When Marketing Sucker Punches Your Design

I’ve seen this time and again from both personal experience as well as watching friends who work in web design go through it. You come up with a good design and it really works well. People are in to it and then just before it gets deployed, the marketing department says something to the effect of, “Oh, but we need to have ads in there!”
I’ve never quite figured out why these things don’t get thought of much more in advance, but I’ve found that there is a reason ads look out of place on sites: they’re an afterthought. I think it comes from the general scope of marketing in that they don’t seem to be able to think big picture (in my experience) and that is really ironically, their biggest job. Web designers are then forced in to a position of having to take these things in to account or just not giving a damn about what happens to their design after they hand it off. I try to find a mix of these two paths and it’s worked well generally.
To illustrate this, I point you to CitySearch San Francisco which was redesigned in the last few months. I never cared much for this site before, but I found the new design very appealing. I say ‘found’ because the first time I was looking at it, I liked it and then the last thing to load was some banner ad on the top from an ad server that was, as usual, slow to load. This then pushed the whole design down and had a blocky, crappy element on the top of the page that mangled everything. It was sad really, because this ad was the same ad that appeared within the page. Let me state that I’m not completely against ads, they just need to be more subtle. When you see something like a banner ad on the top or to the side (like in SF Gate), we’ve all become conditioned to the point where we ignore it because we’ve been seeing these buggers for over 10 years now. An ad within the content looks more like content and is something that you’re likely to click on. Ever wonder why Google has been so successful with AdWords? This is why.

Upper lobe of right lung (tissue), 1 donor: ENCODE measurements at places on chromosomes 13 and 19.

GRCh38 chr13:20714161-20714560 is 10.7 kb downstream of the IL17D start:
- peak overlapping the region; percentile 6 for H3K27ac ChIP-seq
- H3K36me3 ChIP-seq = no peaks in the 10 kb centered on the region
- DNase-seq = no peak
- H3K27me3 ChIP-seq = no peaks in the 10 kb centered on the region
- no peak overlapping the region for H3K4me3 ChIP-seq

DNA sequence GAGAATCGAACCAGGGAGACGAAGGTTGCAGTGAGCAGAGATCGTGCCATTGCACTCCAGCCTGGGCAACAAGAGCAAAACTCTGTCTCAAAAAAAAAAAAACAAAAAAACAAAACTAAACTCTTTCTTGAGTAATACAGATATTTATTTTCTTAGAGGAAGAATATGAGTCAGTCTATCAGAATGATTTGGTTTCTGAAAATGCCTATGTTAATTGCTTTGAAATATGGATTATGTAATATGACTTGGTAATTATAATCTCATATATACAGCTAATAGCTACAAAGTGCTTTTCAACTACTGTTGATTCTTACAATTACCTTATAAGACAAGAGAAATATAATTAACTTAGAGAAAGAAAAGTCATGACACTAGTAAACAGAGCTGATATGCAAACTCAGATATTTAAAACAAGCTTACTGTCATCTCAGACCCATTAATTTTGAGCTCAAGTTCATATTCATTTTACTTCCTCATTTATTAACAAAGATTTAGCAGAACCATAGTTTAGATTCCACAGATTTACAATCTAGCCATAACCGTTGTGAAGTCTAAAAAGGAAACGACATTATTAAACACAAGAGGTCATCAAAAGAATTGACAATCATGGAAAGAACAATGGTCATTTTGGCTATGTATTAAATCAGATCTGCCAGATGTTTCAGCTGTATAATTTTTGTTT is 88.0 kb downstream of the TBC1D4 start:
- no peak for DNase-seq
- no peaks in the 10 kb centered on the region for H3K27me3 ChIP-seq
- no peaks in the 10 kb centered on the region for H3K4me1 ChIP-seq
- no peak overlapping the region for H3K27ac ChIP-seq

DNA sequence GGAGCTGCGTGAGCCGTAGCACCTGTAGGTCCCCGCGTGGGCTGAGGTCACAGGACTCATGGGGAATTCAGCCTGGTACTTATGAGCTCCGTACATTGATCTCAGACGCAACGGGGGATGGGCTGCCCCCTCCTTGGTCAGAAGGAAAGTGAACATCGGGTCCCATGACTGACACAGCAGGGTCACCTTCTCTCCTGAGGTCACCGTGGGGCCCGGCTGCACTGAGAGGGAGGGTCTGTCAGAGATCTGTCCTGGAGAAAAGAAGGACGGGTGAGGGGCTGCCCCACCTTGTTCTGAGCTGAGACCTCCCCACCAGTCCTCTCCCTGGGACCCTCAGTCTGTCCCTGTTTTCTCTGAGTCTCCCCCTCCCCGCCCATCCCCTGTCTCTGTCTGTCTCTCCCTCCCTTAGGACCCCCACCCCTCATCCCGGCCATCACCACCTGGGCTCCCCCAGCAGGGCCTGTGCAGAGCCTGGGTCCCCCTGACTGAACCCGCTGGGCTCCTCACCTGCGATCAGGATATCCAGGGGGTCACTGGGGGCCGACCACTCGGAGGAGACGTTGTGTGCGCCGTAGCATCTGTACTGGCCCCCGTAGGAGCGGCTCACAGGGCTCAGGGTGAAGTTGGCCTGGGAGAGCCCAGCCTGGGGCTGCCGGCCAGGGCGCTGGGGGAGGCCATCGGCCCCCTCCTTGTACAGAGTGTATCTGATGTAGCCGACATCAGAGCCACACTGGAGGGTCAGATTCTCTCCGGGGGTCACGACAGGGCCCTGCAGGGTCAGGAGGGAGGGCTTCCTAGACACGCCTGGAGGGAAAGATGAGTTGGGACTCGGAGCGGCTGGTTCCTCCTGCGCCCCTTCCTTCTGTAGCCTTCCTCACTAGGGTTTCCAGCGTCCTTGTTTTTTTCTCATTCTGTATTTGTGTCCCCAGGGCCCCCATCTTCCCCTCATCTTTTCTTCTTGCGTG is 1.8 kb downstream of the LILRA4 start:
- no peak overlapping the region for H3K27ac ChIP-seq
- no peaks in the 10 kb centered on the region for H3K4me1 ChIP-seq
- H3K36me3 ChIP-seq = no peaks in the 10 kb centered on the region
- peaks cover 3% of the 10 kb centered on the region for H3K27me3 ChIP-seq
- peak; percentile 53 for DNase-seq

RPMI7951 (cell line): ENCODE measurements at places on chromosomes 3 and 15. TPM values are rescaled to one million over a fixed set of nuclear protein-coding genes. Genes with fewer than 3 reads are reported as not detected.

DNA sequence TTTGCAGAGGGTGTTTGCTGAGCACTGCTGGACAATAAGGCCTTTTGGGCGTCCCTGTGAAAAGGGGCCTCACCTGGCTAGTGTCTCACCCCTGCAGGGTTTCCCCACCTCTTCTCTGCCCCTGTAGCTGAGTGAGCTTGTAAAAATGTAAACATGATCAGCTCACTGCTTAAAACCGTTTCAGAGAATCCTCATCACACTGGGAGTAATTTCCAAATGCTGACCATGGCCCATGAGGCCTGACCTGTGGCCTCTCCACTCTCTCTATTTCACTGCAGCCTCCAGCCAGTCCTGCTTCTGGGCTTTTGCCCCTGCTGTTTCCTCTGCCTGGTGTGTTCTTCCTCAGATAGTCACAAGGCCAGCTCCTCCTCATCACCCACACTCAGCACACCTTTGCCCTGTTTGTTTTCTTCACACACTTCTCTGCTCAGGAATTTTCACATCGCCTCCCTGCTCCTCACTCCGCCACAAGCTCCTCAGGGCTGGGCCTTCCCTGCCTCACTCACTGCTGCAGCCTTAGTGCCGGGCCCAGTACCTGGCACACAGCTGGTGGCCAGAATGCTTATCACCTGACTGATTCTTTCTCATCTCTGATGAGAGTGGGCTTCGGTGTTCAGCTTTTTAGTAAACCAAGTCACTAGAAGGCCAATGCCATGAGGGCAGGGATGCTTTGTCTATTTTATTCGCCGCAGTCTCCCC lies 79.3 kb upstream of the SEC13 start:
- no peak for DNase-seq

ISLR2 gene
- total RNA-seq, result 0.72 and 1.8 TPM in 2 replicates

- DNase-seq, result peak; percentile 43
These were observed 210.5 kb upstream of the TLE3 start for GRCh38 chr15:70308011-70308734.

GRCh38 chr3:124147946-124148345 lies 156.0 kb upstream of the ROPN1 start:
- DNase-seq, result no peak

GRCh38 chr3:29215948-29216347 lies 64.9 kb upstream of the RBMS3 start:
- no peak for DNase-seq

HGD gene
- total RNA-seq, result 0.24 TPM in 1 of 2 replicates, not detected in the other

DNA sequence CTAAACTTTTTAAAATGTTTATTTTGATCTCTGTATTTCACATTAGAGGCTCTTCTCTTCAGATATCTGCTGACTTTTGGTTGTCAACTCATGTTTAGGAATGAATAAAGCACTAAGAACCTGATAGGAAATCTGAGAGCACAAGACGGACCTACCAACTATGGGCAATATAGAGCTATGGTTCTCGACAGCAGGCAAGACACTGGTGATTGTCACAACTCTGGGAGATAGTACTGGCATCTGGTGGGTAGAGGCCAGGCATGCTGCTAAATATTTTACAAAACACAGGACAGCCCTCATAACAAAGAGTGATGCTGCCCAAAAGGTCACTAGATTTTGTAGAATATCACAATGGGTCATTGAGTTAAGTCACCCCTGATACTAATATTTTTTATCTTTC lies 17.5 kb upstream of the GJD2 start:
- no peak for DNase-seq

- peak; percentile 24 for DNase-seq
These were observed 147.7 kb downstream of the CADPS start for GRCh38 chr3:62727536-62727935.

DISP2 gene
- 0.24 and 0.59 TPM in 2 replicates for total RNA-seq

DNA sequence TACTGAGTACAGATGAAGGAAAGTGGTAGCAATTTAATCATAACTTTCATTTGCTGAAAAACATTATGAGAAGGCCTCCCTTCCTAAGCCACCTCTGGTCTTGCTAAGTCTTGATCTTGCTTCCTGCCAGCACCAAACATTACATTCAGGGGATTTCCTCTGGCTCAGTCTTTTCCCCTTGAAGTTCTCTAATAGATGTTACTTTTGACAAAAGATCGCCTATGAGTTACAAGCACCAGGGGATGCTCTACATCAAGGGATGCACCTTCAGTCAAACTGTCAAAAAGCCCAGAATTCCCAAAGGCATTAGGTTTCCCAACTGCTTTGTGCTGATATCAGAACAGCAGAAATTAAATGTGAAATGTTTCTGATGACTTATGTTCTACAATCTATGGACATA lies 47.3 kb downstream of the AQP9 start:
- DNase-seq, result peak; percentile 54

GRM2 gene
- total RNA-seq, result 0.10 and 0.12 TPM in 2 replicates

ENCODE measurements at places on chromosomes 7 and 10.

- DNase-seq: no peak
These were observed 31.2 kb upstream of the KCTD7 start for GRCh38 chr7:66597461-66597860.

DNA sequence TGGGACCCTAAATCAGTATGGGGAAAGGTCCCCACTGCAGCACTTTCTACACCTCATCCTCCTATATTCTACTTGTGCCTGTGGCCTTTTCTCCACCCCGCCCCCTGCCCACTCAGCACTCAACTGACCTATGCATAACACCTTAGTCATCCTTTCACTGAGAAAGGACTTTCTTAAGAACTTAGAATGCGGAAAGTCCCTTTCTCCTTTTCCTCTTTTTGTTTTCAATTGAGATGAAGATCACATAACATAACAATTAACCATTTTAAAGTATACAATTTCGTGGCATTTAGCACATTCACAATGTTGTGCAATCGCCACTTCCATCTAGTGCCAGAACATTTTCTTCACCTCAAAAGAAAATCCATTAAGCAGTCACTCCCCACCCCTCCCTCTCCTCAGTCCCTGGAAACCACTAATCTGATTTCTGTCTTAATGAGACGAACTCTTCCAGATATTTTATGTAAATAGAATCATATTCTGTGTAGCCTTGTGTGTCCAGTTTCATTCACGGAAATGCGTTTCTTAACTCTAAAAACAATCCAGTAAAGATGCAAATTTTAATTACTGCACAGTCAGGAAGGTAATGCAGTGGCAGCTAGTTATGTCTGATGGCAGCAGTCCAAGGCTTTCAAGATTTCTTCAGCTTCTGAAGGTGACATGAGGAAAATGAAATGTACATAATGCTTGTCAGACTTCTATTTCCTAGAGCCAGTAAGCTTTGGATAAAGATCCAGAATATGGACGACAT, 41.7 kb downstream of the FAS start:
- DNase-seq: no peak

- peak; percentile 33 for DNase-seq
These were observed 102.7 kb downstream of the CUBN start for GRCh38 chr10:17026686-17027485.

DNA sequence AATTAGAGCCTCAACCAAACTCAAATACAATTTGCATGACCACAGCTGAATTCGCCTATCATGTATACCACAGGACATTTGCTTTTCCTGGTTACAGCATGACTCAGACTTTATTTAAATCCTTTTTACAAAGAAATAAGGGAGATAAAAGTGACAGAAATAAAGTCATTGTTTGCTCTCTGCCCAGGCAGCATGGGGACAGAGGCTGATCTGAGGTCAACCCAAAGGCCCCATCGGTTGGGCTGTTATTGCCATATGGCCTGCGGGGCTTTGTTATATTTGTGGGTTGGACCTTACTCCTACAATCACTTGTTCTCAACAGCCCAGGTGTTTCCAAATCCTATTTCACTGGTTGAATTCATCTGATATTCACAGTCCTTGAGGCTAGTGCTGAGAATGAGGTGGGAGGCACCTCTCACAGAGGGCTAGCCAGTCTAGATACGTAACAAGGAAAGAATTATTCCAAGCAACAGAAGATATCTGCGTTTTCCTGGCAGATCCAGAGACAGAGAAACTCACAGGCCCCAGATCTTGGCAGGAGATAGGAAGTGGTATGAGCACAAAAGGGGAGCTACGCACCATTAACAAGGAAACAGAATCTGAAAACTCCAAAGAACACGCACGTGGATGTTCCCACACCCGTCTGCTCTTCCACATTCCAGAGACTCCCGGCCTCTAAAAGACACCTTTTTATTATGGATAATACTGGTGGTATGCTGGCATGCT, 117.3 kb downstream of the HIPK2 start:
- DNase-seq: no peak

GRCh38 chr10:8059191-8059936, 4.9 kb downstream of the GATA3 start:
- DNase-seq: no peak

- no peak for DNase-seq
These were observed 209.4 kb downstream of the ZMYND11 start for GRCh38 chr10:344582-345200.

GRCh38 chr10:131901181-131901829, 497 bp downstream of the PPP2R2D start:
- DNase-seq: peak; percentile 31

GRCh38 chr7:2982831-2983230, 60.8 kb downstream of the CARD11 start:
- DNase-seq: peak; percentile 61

Beyond eliminating ads from a site altogether, a site like Diablo Magazine is a little bit better done. While this is a publication with next to no content and mostly ads, it’s obvious that they were planning to have ads in the final layout, unlike Citysearch. Of course, I have to criticize those colored buttons on the left of the page, because yes, they do stand out, but in an obvious marketing way that shows no loyalty to the original design which is actually quite nice when you ignore that.
The ultimate joke in all of this is that a lot of us are seeing less of these ads these days. People using Firefox with Adblock installed as an extension don’t see any of these ads. I suspect that as time goes on, the entire way that the web is making money will have to be re-evaluated because tacking ads and other sham-looking things in to a site are short-term solutions to making the web profitable.
I might add that below, I have included some simple instructions on how to make the Citysearch design work better that their marketing people might be able to understand.
When Marketing Sucker Punches Your Design